Cancer cells breach the endothelium not only through cell-cell junctions but also via individual endothelial cells (ECs), or transcellular invasion. The underlying EC forms a circular structure around the transcellular invasion pore that is dependent on myosin light chain kinase (MLCK) and myosin II regulatory light chain (RLC) phosphorylation. Here we offer mechanistic insights into transcellular invasive array formation amid persistent tensile force from activated EC myosin. Fluorescence recovery after photobleaching (FRAP) experiments, sarcomeric distance measurements using super-resolution microscopy and electron microscopy provide details about the nature of the myosin II invasion array. To probe the relationship between biomechanical forces and the tension required to maintain the curvature of contractile filaments, we targeted individual actin-myosin fibers at the invasion site for photoablation. We showed that adjacent filaments rapidly replace the ablat11ed structures. We propose that the transcellular circumferential invasion array (TCIA) provides the necessary constraint within the EC to blunt the radial compression from the invading cancer cell.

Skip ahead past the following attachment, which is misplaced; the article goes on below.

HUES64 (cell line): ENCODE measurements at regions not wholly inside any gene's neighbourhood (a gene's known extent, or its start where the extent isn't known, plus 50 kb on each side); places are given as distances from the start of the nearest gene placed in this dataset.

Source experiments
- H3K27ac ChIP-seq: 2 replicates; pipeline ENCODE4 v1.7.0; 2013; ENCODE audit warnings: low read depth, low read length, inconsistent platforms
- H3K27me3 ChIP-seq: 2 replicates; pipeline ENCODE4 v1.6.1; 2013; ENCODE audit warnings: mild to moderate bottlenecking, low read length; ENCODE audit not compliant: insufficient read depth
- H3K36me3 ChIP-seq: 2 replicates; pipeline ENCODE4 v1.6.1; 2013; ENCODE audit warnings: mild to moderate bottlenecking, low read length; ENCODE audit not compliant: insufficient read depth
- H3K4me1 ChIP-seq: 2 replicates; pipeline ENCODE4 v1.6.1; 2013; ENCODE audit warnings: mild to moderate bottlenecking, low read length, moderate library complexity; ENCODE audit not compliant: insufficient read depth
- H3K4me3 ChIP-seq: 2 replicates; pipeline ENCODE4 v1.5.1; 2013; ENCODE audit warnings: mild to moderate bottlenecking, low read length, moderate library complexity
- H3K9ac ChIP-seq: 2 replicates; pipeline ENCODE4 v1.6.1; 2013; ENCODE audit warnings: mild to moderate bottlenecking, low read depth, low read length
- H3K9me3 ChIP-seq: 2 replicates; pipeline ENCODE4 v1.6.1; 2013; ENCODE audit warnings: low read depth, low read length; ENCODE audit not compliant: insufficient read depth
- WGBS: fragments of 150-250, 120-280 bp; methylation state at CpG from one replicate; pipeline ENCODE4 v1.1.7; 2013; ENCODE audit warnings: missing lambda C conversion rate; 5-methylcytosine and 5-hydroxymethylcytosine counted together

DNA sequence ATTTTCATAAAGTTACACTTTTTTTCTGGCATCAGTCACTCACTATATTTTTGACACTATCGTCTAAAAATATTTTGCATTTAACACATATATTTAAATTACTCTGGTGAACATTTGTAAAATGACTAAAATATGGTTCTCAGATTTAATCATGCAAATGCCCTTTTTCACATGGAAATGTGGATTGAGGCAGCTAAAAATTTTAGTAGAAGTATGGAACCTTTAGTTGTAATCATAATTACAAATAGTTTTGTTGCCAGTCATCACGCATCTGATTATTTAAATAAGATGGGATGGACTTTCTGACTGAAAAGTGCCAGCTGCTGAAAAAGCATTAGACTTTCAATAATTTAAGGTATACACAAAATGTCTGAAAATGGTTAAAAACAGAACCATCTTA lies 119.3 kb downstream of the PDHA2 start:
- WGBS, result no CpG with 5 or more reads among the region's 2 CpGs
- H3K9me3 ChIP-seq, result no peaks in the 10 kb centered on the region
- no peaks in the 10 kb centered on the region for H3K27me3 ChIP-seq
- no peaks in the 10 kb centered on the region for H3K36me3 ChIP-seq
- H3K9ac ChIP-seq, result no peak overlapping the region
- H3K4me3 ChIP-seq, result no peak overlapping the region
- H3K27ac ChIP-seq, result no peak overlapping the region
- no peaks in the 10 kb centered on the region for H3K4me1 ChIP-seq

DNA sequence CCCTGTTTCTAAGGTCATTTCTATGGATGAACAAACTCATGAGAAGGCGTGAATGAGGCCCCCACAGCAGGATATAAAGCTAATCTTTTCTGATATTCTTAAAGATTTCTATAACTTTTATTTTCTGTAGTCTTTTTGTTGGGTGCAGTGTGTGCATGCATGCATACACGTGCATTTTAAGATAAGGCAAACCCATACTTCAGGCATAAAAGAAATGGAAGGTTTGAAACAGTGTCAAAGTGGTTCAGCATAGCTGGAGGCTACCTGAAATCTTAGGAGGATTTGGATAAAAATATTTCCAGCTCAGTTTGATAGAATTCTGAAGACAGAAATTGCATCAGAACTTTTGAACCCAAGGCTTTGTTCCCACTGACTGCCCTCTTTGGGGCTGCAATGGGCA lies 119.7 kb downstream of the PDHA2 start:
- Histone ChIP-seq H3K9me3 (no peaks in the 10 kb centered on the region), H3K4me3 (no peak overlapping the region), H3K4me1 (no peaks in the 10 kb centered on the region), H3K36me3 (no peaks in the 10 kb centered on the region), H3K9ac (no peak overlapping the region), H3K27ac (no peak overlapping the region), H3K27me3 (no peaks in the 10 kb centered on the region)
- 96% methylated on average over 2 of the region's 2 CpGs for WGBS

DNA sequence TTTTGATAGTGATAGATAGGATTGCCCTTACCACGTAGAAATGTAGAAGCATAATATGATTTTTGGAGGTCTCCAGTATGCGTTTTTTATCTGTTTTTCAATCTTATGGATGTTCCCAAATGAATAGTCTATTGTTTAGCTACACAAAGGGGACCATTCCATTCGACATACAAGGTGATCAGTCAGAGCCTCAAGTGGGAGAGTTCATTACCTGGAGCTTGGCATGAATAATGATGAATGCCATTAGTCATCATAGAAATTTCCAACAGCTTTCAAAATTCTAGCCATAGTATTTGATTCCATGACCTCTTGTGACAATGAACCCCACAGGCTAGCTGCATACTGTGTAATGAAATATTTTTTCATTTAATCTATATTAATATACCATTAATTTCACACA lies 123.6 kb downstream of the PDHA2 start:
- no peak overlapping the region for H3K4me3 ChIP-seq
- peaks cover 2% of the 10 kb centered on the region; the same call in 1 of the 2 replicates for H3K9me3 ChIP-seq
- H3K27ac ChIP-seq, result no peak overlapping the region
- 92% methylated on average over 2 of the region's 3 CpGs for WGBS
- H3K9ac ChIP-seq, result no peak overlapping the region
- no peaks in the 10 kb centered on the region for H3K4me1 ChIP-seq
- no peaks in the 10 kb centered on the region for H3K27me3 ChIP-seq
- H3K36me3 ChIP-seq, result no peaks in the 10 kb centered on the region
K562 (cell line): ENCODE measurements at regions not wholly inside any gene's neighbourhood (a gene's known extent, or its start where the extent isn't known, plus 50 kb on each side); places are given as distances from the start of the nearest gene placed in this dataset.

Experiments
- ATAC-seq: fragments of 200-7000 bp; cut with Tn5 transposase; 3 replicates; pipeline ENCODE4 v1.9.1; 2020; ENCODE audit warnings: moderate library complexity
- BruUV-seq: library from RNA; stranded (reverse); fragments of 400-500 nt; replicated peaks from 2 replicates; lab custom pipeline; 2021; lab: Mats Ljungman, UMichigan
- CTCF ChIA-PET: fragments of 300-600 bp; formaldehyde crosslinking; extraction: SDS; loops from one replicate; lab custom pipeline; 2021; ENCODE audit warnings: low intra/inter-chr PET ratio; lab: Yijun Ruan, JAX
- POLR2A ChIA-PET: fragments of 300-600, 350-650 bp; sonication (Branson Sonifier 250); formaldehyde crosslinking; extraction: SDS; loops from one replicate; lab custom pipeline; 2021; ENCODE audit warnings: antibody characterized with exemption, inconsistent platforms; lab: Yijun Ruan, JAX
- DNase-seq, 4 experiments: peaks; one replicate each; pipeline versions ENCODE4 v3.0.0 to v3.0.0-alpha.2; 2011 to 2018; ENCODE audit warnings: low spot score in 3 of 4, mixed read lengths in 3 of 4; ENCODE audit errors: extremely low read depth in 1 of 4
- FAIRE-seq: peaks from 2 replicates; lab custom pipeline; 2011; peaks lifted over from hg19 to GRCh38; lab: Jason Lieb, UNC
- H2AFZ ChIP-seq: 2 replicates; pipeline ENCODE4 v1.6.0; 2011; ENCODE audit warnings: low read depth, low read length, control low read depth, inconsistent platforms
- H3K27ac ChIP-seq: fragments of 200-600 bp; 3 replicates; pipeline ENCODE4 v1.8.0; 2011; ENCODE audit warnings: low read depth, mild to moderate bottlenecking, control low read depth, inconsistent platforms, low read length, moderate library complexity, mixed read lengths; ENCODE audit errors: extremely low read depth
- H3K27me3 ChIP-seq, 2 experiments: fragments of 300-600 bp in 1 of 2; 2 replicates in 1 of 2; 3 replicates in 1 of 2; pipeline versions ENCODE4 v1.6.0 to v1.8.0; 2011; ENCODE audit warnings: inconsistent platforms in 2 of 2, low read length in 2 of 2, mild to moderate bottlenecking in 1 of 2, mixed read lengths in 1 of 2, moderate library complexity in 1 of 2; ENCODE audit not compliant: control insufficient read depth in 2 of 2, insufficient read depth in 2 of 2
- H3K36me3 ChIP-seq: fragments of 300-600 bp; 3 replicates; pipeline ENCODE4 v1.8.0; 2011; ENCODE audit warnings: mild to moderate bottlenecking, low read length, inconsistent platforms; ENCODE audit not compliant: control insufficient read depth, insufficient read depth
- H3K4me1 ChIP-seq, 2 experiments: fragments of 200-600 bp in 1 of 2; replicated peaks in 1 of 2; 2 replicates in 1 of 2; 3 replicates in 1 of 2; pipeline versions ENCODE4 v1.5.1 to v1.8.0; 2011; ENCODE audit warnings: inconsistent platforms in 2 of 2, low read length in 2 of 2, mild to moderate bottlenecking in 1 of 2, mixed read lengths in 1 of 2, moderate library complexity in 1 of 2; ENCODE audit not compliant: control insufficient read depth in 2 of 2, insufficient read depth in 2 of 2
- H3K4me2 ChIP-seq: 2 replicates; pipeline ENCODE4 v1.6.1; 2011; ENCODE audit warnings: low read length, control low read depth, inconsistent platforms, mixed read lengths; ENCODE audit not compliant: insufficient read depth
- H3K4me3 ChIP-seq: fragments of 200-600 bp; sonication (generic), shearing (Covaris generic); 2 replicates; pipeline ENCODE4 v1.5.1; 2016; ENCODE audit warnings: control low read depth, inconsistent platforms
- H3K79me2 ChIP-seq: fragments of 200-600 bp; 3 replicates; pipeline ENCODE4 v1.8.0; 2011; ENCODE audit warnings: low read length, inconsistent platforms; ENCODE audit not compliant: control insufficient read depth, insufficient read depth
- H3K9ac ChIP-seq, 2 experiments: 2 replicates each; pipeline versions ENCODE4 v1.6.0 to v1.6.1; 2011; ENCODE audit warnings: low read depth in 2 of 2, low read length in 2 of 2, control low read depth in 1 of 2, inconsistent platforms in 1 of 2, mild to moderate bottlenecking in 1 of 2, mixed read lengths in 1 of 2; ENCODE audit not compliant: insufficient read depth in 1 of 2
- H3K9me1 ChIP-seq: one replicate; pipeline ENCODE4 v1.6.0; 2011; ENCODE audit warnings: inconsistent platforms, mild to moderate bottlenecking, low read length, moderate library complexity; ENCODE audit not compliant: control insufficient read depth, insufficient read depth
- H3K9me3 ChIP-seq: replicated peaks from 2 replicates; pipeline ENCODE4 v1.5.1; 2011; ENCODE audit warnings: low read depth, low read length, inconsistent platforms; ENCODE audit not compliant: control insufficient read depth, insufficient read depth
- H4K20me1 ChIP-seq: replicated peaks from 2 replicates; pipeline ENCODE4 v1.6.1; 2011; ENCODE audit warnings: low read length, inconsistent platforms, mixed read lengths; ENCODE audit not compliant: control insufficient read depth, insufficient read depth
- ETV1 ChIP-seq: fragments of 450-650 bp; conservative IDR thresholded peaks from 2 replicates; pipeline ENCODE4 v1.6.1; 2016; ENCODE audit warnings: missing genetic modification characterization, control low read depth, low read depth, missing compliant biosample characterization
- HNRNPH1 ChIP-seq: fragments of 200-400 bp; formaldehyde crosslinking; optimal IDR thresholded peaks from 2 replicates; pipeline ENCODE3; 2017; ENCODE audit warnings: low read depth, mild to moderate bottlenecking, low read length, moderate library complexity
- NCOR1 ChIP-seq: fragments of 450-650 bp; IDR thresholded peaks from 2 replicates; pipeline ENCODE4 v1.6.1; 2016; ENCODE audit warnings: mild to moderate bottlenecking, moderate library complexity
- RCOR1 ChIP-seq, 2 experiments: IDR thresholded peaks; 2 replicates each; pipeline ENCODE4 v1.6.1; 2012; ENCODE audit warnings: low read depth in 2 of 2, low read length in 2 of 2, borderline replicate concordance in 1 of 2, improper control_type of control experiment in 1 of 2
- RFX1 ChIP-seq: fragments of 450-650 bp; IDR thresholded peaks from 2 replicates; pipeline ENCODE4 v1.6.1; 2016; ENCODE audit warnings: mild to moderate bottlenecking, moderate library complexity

ASJC Scopus subject areas
- Biochemistry, Genetics and Molecular Biology(all)
- Agricultural and Biological Sciences(all)